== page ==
Continuing on with the hip-hop/dance inspired work, he would end up earning another Grammy nomination in 1995 for producing rapper Skee-Lo’s single “I Wish“.

Back to the “Stomp”, though. The song is a power pop ode to the NFL and that’s about as much as you can squeeze out of it. Towards the end of the song, Zap sings aloud all of the current NFL teams at the time, many of which sound like made up teams considering all of the expansion and city-hopping the league has done over the years. The Seattle Seahawks and Tampa Bay Buccaneers would arrive the following year in 1976, along with the Jacksonville Jaguars, Carolina Panthers, Baltimore Ravens, and Houston Texans in the years to come, but this 1975 snapshot serves a nostalgic glimpse into the days of yesteryear.

Side A: “Don’t Wanna Play”

The A-side, “Don’t Wanna Play” is a standard mid-70s pop rock song and isn’t nearly as remarkable as “Football Stomp”. There’s pretty much no way to market “Football Stomp” as a single, though, so it’s understandable.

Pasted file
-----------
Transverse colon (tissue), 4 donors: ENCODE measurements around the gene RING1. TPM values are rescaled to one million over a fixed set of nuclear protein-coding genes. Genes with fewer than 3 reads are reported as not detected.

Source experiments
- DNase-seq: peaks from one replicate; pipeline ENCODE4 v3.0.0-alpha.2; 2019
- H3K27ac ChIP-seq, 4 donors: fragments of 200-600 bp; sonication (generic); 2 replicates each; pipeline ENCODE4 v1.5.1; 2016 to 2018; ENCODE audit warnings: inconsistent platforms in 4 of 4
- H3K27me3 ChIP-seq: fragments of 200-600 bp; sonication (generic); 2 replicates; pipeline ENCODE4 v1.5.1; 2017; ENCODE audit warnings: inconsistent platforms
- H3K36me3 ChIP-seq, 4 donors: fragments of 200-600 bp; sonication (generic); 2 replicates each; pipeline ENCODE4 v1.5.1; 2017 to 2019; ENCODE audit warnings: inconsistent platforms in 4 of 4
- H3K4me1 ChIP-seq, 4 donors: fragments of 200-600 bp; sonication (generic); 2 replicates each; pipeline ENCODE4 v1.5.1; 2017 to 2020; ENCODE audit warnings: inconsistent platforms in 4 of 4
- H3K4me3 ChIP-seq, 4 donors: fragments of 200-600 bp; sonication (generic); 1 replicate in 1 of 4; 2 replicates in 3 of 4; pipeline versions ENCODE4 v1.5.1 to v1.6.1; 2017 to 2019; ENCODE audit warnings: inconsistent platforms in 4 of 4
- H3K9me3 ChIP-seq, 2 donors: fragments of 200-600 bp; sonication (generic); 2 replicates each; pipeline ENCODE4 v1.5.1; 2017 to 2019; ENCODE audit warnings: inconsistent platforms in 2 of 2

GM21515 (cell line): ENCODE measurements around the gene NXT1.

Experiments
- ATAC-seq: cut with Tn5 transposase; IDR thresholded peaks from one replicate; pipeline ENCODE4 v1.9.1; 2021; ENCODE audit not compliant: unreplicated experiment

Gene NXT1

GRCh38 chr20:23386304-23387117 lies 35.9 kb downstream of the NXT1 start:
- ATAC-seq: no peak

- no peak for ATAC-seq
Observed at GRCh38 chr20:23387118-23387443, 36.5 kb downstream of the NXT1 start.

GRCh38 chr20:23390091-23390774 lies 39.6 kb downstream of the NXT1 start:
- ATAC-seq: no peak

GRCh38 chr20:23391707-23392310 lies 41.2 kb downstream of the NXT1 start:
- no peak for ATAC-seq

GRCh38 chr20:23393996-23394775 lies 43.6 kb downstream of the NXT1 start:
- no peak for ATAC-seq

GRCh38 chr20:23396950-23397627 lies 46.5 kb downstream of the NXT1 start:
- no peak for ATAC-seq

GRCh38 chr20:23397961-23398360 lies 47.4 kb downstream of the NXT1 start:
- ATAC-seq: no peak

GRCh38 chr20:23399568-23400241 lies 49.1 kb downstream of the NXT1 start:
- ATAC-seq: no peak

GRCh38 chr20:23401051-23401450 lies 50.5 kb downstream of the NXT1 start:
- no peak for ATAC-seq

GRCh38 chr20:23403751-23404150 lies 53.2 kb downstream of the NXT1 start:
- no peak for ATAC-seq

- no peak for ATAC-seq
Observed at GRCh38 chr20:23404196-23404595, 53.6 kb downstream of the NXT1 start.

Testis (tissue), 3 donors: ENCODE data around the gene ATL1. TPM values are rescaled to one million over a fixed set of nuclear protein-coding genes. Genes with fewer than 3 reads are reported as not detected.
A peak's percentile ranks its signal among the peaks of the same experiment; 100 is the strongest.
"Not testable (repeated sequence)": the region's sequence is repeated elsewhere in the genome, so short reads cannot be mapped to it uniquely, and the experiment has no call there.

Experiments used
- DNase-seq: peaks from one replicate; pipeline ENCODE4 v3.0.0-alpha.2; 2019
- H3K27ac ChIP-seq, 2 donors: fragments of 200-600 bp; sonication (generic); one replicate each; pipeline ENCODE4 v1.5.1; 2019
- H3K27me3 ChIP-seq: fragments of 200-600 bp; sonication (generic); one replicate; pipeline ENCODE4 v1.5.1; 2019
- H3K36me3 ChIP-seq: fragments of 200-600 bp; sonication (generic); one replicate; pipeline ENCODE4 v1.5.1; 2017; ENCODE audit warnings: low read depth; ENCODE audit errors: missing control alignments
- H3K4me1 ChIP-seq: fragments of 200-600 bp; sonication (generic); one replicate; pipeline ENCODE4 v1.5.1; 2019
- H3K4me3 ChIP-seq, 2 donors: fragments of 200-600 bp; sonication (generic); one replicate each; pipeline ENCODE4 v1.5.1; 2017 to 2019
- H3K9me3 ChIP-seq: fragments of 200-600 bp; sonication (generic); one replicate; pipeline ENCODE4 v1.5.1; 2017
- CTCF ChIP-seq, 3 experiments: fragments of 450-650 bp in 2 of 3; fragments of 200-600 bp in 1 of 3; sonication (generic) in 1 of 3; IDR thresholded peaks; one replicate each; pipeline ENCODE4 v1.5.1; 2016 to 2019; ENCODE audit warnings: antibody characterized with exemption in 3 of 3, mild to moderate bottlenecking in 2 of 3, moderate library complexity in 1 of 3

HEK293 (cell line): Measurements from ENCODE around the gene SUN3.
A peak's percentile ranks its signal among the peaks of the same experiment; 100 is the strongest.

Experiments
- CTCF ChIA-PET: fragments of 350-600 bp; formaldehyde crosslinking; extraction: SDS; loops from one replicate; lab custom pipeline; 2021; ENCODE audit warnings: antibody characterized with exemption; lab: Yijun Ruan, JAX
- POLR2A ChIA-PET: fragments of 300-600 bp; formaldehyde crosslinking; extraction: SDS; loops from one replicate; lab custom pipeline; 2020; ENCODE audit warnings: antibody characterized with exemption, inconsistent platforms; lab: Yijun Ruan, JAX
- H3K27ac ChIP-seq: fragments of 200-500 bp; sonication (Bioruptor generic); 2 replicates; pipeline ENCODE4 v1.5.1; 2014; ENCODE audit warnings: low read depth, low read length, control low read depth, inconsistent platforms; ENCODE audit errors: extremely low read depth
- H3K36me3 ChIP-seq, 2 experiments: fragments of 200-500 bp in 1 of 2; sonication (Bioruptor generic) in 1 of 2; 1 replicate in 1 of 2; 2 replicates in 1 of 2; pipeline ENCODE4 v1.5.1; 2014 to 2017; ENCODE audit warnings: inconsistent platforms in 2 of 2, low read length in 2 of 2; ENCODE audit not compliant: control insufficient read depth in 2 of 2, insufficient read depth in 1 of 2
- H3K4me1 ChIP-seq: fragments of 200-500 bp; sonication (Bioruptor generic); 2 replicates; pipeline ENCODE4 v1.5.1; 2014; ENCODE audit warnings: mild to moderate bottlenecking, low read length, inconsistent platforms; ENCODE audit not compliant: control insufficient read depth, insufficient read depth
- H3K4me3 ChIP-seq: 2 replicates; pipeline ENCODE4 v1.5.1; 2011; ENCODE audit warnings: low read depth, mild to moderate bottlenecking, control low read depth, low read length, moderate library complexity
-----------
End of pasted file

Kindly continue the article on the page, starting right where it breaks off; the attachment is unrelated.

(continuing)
Regardless of my or your opinion of the songs, I’d like to thank Walter and the rest of the production crew for putting this out. It was well worth the listen!

abp: school

Here’s the Spotify link to the playlist. You’re welcome to recreate it on any platform you choose. Just press play and read along, acting like the voice in your head is the DJ. The times listed are that of the song playing, not the full episode length. I play this with a 5-second cross-fade enabled. Have fun!

Intro

FMF#TitleArtistAlbumYear
1“First Day Of School”Michael GiacchinoInside Out Original Soundtrack2015

00:10 (music fades low for voice-over)

00:15 Happy day and welcome to abp’s school episode. Today we’re gonna take a journey down the squeaky, waxed halls of the public education system. From high school, to graduation, to college, it’s all here.

00:40 Education has been a focal point for many advanced nations for centuries, with many more underdeveloped nations joining the school force with the boom of technology. While the internet may at times seem like nothing but a destructive web, thanks to the ability to transfer information instantaneously across the world, the internet has opened up a grip of opportunities for those in more remote locations. At this point, it seems you could do anything from anywhere via satellite.